Which, now I come to think of it, may not be too different from Hustings: policies made up on the spur of the moment to explain to electors who come into the room precisely what you plan to do after the election.

Be that as it may (with a small ‘m’, since May declines to debate with anyone), last night’s hustings in Loughborough were by all accounts much more civilised than the TV debate.  I have yet to catch up with this as my arse was on a chair in St Peter’s Centre, listening to five local candidates set out their stall.  It was a good debate, with questions previously submitted (mine didn’t get in, sadly, though I did squeeze in a comment) – and if the mood of that meeting is anything to go by, the Tories will get short shrift.  Nicky Morgan comes across as pleasant and reasonable: she is well-thought of locally and in my seven months here I have come across her three or four times at local events.  So far so good: but her voting record is appalling; she lives in a six-bedroom house in the county and frankly I wouldn’t trust her as far as I could throw her: underneath the charm there is a sly manipulative streak that I do not like.

It is fairly typical I suppose that out of the five candidates we know three personally: Phillip Leicester of the Greens is a stalwart of Friday Room discussion group and spoke eloquently and passionately about Green policies and the need for a more representative system than ‘first past the post’.  Jewel Miah, the Labour candidate and a local guy, spoke well though I could have wished for a tad more passion, and David Walker, who I know from Quaker Meeting, was also eloquent and persuasive.  In addition to Nicky Morgan (sad that the only woman there was a Tory) was the UKIP guy who spoke somewhat haltingly didn’t seem to persuade many people, though he was, by UKIP standards, fairly civilised.

I was determined to get in a comment about the NHS and seized my chance in the middle of a question about public services, expressing my deep concern about the likelihood of it being parcelled up and sold off to ‘the likes of Richard Branson and US insurance companies.’  This got a huge round of applause, which was very heartening.

So all in all, a good hust.  But it is important to remember that this was an event organised by Loughborough churches and as such may not represent the town as a whole.

But I’m hopeful.  I get more hopeful with every day.

Vote Labour (or anyone to get the Tories out)

Kirk out

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All our Daughters? Desperately Seeking Meaning in Manchester

Like many of us I woke this morning to the news that another terror attack has happened in Manchester.  I guess this one was a little closer to home, in that our daughter goes to Manchester a lot, and theoretically could have been involved.  Imagining a loved one caught up in such an event brings it close to your heart in a way that no statistics can.  I got the news via Facebook messenger from our daughter (she’s in Leicester right now, so I wouldn’t have worried) and then went to other news sites for details.  I now know as much as anyone about what happened.  Presumably details will emerge of the who and the how; presumably as usual the why will remain a mystery.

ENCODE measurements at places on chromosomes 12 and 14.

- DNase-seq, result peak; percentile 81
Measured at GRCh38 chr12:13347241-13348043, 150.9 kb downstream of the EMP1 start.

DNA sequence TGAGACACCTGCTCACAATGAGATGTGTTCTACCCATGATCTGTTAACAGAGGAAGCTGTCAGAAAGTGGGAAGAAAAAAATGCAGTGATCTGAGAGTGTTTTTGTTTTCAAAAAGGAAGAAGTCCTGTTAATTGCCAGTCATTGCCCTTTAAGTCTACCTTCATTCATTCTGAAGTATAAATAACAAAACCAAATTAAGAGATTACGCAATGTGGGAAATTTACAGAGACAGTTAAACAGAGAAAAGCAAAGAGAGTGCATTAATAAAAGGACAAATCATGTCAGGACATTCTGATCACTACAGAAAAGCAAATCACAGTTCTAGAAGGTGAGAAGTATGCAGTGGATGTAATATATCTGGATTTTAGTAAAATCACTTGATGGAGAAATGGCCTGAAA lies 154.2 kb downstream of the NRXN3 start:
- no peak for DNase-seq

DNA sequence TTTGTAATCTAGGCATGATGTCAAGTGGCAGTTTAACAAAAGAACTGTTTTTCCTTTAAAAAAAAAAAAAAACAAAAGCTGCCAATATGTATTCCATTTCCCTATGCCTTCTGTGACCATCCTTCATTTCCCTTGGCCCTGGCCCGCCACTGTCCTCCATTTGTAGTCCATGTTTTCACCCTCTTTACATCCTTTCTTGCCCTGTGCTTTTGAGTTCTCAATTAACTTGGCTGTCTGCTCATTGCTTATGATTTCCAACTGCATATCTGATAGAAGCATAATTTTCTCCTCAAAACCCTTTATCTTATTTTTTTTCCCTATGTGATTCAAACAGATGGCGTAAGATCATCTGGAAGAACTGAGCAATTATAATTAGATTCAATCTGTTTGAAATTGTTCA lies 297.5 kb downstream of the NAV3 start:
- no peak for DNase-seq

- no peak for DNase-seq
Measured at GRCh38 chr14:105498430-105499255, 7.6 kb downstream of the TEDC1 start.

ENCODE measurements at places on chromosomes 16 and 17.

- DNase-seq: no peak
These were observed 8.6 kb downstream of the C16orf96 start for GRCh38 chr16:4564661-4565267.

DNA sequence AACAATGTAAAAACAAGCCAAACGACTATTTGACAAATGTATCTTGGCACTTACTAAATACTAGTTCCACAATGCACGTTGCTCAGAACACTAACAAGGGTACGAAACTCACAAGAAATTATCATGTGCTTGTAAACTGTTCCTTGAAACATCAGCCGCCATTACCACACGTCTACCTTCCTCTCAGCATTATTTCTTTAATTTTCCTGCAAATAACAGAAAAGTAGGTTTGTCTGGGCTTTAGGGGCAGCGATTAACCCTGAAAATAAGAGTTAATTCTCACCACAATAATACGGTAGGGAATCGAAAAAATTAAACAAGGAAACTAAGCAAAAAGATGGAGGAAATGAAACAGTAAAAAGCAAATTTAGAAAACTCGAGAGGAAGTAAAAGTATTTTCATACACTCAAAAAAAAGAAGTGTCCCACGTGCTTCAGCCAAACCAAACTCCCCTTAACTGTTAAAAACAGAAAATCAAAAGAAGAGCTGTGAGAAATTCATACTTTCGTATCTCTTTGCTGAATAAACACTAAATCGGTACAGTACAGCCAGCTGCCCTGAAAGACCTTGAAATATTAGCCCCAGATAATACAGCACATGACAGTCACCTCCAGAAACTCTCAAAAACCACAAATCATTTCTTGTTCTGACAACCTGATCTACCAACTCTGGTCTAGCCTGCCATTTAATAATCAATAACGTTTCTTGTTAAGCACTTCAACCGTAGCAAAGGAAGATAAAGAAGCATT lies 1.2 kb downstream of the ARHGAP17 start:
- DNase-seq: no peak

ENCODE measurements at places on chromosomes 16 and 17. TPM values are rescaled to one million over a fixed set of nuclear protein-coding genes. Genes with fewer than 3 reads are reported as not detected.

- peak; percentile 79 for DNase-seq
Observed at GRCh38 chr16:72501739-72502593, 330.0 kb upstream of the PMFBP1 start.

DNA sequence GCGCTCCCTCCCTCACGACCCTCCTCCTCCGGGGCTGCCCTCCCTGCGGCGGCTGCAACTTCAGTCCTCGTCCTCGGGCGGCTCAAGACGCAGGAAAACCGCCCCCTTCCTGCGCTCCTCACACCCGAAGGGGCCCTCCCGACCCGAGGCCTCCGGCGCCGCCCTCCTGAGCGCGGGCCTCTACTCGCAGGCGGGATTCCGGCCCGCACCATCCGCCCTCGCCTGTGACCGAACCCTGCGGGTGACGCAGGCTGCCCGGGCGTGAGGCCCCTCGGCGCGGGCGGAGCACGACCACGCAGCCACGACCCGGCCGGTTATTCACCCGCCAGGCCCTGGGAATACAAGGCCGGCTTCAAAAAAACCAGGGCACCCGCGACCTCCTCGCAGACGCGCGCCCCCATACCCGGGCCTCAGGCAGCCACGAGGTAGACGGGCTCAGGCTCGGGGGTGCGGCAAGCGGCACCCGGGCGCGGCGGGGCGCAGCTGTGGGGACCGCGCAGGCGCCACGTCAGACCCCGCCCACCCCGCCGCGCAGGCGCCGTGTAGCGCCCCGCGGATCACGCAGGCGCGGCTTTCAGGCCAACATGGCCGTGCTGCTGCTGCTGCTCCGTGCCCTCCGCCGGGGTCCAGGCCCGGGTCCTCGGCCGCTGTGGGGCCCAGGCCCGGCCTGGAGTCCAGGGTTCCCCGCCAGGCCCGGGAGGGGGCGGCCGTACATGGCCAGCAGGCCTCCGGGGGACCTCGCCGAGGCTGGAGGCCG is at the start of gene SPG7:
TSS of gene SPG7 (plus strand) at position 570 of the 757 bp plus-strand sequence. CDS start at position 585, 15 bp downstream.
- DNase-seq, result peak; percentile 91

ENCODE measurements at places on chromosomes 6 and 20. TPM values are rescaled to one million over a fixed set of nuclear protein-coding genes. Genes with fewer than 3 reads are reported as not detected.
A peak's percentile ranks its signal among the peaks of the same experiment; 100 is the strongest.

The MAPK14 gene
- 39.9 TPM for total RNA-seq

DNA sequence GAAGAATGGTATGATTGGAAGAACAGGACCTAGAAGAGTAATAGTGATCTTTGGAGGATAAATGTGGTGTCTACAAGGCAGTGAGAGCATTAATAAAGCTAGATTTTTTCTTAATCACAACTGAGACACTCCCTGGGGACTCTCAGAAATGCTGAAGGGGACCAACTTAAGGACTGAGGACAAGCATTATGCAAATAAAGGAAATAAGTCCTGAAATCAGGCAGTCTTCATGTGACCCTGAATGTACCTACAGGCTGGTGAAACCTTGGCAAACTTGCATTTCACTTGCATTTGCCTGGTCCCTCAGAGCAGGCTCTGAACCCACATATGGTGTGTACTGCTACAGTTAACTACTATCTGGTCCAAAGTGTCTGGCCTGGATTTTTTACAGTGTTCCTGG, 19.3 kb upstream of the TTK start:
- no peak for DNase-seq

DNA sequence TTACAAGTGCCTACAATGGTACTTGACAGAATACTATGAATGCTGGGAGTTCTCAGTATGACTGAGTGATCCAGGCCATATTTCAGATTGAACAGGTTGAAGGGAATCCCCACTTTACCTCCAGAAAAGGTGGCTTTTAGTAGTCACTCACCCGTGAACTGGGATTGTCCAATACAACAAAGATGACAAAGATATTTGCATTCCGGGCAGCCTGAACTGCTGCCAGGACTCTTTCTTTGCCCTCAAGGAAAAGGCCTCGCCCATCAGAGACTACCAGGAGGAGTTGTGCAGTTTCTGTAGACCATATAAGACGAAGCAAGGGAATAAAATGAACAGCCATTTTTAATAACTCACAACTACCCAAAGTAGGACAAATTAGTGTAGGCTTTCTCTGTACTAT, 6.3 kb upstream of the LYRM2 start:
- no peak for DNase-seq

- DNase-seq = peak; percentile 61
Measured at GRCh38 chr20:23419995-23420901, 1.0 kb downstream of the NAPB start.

So I go on Facebook briefly – and immediately I am assaulted by a scattering of comments about Muslims, not from friends (who would be immediately unfriended) but by members of groups I belong to.  I won’t repeat what the comments said, since they were fairly predictable; but it goes to the heart of my problems about Facebook.  I go there every day because I want to communicate with friends, to share life events, to find out what my children are up to, and to catch up with the latest news in, for example, the Labour Party (no campaigning today as a mark of respect.)  Yet every day I am assaulted – and that is not too strong a word – by hatred, vitriol, insults and prejudice.  When I post even the mildest of comments I am unsure whether it might, out of nowhere, receive an aggressive response from someone who has read into it a meaning which I never intended.

I’ve tried various responses to this: preventive, ie trying to make my meaning as clear as possible; asking questions, eg when someone posts an aggressive comment, asking why they think as they do, and most effective of all, hiding, unfollowing and in extreme cases, blocking.  I am careful to mind my mental health when on Facebook, and when posts have a detrimental effect on me, I hide them or unfollow the conversation.

All this seems as nothing in the face of an event like last night’s: and yet it is somehow relevant.  How do we deal with atrocities like this?  I am aware that, as mere bystanders, we don’t have to deal with very much, and yet there are our own feelings and responses, and those of others with whom we interact.  So how do we deal with the inevitable upsurge in hatred and prejudice?  Here are some ideas:

Hiding and unfollowing: don’t read the tabloids or follow the trolls.  The tabloids have vested interests and are not open to argument, and the trolls just want the attention.

Asking questions: when in contact with far-right groups, ask mild, polite questions.  Why do you think that?  What makes you say that?  Which particular aspects of sharia law do you disagree with?  Their beliefs are usually unfocussed and emotional – specific questions can cut into that.

Stand alongside the persecuted: when witnessing a verbal attack on someone, stand alongside them.  Ask if they are OK, or strike up a conversation.  (Naturally a physical attack needs to trigger a call to the police.)

Difficult though it is, avoid rage and vitriol: these achieve nothing beyond raising your own blood pressure.  As the Buddha says, trying to hurt someone with anger is like throwing a spear made of fire.  You burn your own hand first.  If situations and people enrage you, come back when you’re calmer and ask questions.  Above all, don’t get into arguments; debate peacefully.

The scenario in Manchester reminded me of Arthur Miller’s play, ‘All My Sons.’  A corrupt aircraft manufacturer allows faulty parts to be fitted into planes, resulting in the death of young pilots, one of whom turns out to be his son.  The title of the play comes from his final recognition that there is no difference between his son and the others: that they were ‘all his sons.’

And there’s the rub.  My daughter, thank god, was not in Manchester last night.  But other daughters were.  All our daughters were.

Kirk out